The plot (figure 3) retains 98.55% of all the citation data variability in table 1: horizontal dimension 1, labelled as the national dimension, retains 85.42% in new coordinates while the vertical dimension 2 retains 13.13% variability. British newspapers are closer to the British journals, The Lancet and The BMJ, while the same occurs with American newspapers and journals. The lay press from the Western World and the Rest of the World are represented around the centre of the plot. The new coordinates in dimension 1 quantify the distribution of relationships between newspapers and journals from −1 to 1. The USA and the UK mostly exhibit some extreme coordinates on the plot: among the American newspapers, The New York Times is represented at around 0.9 while both the USA Today and Washington Post remained at around 0.7; among the British press, the Telegraph scored around 0.6 while both The Times and The Guardian remained at around 0.5.
We present here a description of the number of press citations from the four leading general medical journals in 22 newspapers in the period of 2008–2015. Our analysis shows quantitatively and graphically some expected results. First, The Lancet is the most cited journal overall. This result was expected because the NEJM, which is ranked as the first in JCR (Medicine, General and Internal), does not issue press releases and this, in theory, penalises its impact on the press.
Second, the citations of the four analysed medical journals are significantly higher in the American and British newspapers than in the rest of the world’s lay press. This pre-eminence of medical journalism from the UK and the USA corresponds to their greater scientific tradition and its dominant position in the scientific literature. The four analysed journals are either British or American, and so are the next six highest rankings in JCR (Medicine, General and Internal), as well as many of the top 100. What is more interesting is the fact that the majority of authors who publish in these four journals are also either British or American.8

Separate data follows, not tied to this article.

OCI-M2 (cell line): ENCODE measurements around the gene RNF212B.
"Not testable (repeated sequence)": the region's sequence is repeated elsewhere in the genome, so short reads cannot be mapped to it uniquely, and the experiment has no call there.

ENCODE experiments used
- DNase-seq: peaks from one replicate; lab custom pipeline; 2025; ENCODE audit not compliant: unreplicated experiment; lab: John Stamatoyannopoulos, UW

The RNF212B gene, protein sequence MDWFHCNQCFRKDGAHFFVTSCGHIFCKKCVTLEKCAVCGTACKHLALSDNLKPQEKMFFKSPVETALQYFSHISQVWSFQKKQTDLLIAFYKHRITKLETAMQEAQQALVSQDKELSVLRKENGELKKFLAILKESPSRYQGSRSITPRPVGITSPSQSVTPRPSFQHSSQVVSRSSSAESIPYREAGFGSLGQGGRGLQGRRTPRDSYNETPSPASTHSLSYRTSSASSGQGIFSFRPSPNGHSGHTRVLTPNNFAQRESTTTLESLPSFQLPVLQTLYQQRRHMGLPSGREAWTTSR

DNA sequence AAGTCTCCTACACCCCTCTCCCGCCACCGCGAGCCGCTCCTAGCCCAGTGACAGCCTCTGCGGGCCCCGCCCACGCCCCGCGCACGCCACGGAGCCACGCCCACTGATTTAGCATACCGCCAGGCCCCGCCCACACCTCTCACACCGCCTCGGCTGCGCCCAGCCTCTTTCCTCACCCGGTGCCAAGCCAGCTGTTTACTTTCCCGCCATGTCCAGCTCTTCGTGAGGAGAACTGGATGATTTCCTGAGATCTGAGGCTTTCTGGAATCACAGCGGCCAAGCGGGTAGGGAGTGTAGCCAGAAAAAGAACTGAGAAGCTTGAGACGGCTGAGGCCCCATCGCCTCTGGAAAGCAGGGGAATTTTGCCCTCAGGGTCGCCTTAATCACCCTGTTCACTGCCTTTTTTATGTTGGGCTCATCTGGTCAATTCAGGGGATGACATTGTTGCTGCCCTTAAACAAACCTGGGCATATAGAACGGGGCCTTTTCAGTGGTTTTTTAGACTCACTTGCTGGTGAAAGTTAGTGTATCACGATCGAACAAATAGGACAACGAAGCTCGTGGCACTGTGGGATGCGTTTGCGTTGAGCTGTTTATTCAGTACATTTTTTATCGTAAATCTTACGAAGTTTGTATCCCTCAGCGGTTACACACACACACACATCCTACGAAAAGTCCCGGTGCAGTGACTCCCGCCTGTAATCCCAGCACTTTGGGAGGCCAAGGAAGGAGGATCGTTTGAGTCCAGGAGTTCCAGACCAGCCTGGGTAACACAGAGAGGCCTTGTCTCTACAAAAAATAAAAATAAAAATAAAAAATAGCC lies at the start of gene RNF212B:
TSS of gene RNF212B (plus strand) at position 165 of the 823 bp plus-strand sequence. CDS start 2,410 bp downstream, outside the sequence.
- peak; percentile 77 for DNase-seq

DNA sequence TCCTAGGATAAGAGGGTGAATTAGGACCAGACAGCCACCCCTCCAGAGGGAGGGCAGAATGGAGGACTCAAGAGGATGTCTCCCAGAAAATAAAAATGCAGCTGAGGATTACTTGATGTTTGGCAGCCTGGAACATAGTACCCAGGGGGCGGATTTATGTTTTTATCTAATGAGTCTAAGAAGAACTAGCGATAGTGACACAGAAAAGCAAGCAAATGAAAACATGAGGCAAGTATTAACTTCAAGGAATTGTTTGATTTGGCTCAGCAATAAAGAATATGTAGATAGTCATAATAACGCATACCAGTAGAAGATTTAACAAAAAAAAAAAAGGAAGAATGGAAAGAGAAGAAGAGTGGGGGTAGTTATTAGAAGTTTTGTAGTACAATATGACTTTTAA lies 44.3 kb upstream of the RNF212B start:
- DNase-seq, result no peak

Third, the newspaper that cites the four journals the most is The New York Times. This is not a surprise because of its tradition of quality and supporting medical and scientific journalism (in 1978, it was the first media publication in the world to issue a large science and medicine section, with a staff of 10 science and medical reporters—which, 25 years later, grew to 5 editors and 16 reporters).10
Fourth, correspondence analysis (figure 3) confirms the existence of a British-American polarity, shown in dimension 1 (horizontal). On the left are the newspapers and medical journals that make up the British pole and on the right are those that make up the American pole. The international press occupy intermediate coordinates, many of them next to The Lancet. The three identified patterns of citations (American, British and international) indicate that newspaper nationality seems to influence the medical journals used as information sources. The British lay press seems to be more domestic-oriented than its American counterpart.